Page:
The Norteño people, like the norteña music that originated in this region, are self-sufficient and resilient. In the Mexican imagination, the Norteño resembles the North American cowboy. Depicted in most Mexican films as male—macho in attitude and physical presence—the often pistol-packing Norteño represents a colorful image of Mexico’s wild and untamed frontier. The country’s northernmost region remained largely rural, poor, and sparsely populated during the first part of the last century; in the 1930s and 1940s, the population grew when numerous government-sponsored agrarian and irrigation projects began, but when these programs dissolved in the 1950s, many migrants and...

  4. 3 Border Culture, Migration, and the Development of Early Música Norteña
    (pp. 56-99)

    The growth in popularity of norteña music and new stylistic and thematic changes in the corrido song form are deeply aligned with the migration of Mexican workers into the United States. Mexicans’ traveling to this country in search of work dates back to the mid-nineteenth century, when many laborers crossed the border to work in cattle ranches and on fruit farms in California (Gómez-Quiñones and Maciel 1998, 33–34). Since much of the Southwest had once been a part of Mexico, many Mexicans, particularly those from bordering states, considered themselves indigenous to this region and felt justified in crossing over...

  5. 4 Modern Música Norteña and the Undocumented Immigrant
    (pp. 100-141)

    In his work on Mexican nationalism and the shaping of modern Mexico, Julio Moreno (2003) suggests that, prior to the 1920s, most Mexicans tended to identify with their local region rather than with the nation at large. Because the Mexican Revolution was triggered by upheavals in the country’s far North and in states with large indigenous populations such as Oaxaca, Puebla, and Morelos, the Mexican government placed much emphasis on embracing its indigenous and peasant communities. This goal, however, coexisted with the government’s commitment to commercial and industrial growth and foreign investment, leading Moreno to conclude that most Mexicans defined...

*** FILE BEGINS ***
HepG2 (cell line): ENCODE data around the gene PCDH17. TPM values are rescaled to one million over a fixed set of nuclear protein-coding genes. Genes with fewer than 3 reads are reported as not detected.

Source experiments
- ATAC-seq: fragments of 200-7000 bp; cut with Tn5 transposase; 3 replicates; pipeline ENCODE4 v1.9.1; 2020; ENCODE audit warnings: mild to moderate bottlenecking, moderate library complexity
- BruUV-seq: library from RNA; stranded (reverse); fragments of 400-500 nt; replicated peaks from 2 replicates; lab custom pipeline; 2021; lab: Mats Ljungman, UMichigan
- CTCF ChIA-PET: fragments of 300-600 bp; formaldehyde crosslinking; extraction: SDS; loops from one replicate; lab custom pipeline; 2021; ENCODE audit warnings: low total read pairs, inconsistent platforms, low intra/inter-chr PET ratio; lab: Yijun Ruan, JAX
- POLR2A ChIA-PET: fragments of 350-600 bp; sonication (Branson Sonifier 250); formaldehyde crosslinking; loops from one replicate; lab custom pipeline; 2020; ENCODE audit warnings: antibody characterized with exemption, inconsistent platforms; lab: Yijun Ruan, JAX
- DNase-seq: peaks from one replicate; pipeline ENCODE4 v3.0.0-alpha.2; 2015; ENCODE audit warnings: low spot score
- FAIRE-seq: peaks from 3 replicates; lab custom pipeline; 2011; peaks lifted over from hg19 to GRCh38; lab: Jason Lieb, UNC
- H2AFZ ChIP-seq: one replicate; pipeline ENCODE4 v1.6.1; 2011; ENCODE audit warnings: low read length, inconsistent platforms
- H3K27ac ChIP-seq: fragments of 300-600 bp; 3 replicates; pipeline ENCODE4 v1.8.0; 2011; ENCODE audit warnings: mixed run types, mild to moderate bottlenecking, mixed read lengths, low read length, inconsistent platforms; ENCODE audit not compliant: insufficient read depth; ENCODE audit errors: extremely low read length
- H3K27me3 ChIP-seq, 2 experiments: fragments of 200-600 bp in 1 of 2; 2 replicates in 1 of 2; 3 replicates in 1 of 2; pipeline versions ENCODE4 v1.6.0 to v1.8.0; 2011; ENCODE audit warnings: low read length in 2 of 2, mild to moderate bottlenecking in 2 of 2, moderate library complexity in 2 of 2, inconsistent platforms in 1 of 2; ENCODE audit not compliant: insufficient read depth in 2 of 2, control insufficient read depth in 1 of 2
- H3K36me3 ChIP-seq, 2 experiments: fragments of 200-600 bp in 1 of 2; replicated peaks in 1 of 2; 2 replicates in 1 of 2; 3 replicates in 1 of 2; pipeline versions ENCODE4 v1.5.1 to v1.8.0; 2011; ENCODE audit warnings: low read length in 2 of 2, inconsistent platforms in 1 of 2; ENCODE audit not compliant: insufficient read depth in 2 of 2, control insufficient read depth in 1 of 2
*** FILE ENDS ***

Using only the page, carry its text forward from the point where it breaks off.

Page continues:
6. 5 Los Tigres del Norte and the Transnationalization of Música Norteña in the Working-Class Mexican Diaspora
    (pp. 142-200)

    The story of the “Little Tigers” has been told so many times now that it is part of Mexican immigrant folklore and still gives hope to all who cross the border seeking work and a better life. It is the story of four teenage brothers who left the small town of Rosa Morada in the western state of Sinaloa, Mexico, crossing the border into California to make a few dollars playing music. They managed to get themselves booked as part of a musical revue for a Mexican Independence Day celebration in San José and for prison inmates at Soledad. The...

  7. Conclusion
    (pp. 201-204)

    As a genre associated with an immigrant community, norteña music provides a dual sense of existence and identity within the Mexican diaspora. Among a population that has been historically marginalized, politicized, and criminalized because of its large numbers of illegal immigrants, norteña provides a new sense of Mexican identity or nationality that is based on ambivalent attachments to both the United States and Mexico and that is formed by border crossing, complex familial and community networks, and a sense of cohesion despite geographic dispersion. Norteña has continued to evolve in what David G. Gutiérrez (1999, 487) describes as the “third...